Chart positions[edit]Edit

Chart Position
Australian Singles Chart 48
Austrian Singles Chart 3
Belgian Singles Chart 1
Dutch Singles Chart 1
Eurochart Hot 100 Singles 1
Finnish Singles Chart 17
French Singles Chart 8
German Singles Chart 1
Irish Singles Chart 1
New Zealand Singles Chart 43
Norwegian Singles Chart 6
South African Singles Chart 4
Spanish Singles Chart 7
Swedish Singles Chart 13
Swiss Singles Chart 3
UK Singles Chart[3] 3
U.S. Billboard Hot 100 107
U.S. Billboard Adult Contemporary 33

A-Teens version[edit]Edit

The A-Teens released a version on their debut album The ABBA Generation in 1999.

As an attempt to promote the A-Teens a bit more, Universal Music Group released a one-track promo single of "One of Us" on radio in late 1999. The song was promoted in Scandinavia, Mexico, Chile, Argentina and Japan.

A special music video was filmed for a TV special in Sweden. It was not used as an official video. It shows parts of shows in Sweden and behind-the-scenes footage of the band having fun, waiting in a room of Stockholm Records' building.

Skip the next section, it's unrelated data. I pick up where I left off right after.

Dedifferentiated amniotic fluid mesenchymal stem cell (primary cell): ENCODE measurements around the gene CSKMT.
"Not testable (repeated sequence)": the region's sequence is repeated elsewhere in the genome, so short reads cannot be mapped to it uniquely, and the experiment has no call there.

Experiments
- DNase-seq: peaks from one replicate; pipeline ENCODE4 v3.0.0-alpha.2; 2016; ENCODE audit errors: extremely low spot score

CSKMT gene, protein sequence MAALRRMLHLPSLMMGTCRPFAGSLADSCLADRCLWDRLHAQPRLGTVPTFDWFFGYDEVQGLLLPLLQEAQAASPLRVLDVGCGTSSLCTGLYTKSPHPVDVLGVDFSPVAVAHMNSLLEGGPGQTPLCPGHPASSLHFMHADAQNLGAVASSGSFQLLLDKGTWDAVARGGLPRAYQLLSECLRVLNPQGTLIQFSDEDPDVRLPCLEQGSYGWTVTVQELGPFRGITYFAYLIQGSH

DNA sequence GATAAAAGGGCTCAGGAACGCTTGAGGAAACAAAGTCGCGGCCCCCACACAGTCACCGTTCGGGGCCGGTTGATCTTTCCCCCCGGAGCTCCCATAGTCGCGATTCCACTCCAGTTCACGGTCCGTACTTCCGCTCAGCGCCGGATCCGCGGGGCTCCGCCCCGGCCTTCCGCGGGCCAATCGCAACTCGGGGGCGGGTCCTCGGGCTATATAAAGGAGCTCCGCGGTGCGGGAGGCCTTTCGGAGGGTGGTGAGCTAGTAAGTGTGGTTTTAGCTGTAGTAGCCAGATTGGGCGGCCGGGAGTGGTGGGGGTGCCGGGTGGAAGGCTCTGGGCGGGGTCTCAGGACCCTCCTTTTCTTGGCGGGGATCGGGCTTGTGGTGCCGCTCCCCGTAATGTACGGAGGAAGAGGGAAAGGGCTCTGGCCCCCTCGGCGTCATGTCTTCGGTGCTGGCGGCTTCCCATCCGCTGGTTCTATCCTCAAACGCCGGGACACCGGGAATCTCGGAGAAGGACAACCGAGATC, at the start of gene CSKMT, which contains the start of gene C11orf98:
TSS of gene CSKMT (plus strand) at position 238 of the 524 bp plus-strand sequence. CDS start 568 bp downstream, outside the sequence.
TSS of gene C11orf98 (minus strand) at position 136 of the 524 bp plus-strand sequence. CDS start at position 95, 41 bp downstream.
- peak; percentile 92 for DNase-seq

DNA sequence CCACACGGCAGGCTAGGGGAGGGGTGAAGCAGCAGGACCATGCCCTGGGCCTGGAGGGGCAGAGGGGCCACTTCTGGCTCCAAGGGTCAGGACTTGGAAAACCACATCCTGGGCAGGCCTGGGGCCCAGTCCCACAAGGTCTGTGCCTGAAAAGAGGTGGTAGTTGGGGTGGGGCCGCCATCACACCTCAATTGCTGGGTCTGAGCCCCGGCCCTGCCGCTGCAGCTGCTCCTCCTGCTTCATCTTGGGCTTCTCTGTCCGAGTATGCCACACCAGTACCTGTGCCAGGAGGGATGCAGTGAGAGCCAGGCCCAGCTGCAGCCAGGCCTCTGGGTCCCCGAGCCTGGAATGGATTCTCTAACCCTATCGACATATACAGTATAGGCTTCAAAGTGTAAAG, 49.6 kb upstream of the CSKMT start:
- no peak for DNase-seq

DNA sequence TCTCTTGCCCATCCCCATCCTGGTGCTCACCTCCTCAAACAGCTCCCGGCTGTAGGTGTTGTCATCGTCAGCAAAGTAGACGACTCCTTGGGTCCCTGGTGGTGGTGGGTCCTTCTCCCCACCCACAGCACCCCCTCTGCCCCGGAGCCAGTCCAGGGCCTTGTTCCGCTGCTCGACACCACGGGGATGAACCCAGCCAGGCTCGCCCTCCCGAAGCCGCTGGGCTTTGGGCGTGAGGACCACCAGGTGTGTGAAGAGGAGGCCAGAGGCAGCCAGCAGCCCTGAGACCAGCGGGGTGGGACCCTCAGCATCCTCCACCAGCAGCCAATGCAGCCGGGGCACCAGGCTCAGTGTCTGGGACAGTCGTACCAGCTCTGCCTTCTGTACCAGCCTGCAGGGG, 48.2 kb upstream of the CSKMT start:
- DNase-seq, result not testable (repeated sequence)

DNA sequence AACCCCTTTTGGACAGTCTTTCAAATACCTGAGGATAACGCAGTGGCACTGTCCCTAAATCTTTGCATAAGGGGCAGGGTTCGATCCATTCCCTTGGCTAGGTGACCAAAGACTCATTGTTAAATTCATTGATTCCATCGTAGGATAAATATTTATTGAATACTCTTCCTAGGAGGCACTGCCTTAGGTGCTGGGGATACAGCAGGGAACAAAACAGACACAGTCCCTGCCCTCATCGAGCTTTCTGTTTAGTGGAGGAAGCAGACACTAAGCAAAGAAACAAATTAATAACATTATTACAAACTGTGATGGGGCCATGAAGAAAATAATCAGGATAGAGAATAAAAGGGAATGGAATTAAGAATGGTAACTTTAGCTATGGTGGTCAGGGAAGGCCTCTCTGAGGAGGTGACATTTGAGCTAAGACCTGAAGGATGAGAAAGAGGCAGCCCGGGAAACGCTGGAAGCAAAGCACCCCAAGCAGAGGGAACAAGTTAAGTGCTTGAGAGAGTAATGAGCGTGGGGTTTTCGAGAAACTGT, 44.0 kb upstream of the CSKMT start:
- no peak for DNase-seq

Other cover versions[edit]Edit

  • In 1982, with lyrics in German, as Ich Sah Deine Tränen, schlager singer Marianne Rosenberg recorded the song. This version peaked at No. 66 on the singles chart in the former West Germany that year.
  • In 1989, Véronique Béliveau covered it on her album Veronique.
  • In 1993, French pianist Richard Clayderman recorded his instrumental version, together with 14 other ABBA songs, for his album, Richard Clayderman Plays ABBA.
  • In the late 1990s, Almighty Records released a dance cover version of the song by Abbacadabra. An audio sample can be heard on the official Almighty Records website.[4]
  • In 1995, Swedish eurodance singer Pandora covered the song, which was released as a single and included as a bonus track on the Japanese edition of her album Tell the World. The song was later re-recorded and remixed in 2008 as a single by the United DJ's.
  • In 1996, British singer Hazell Dean recorded a cover of this song for her tribute album The Winner Takes It All: Hazell Dean Sings ABBA.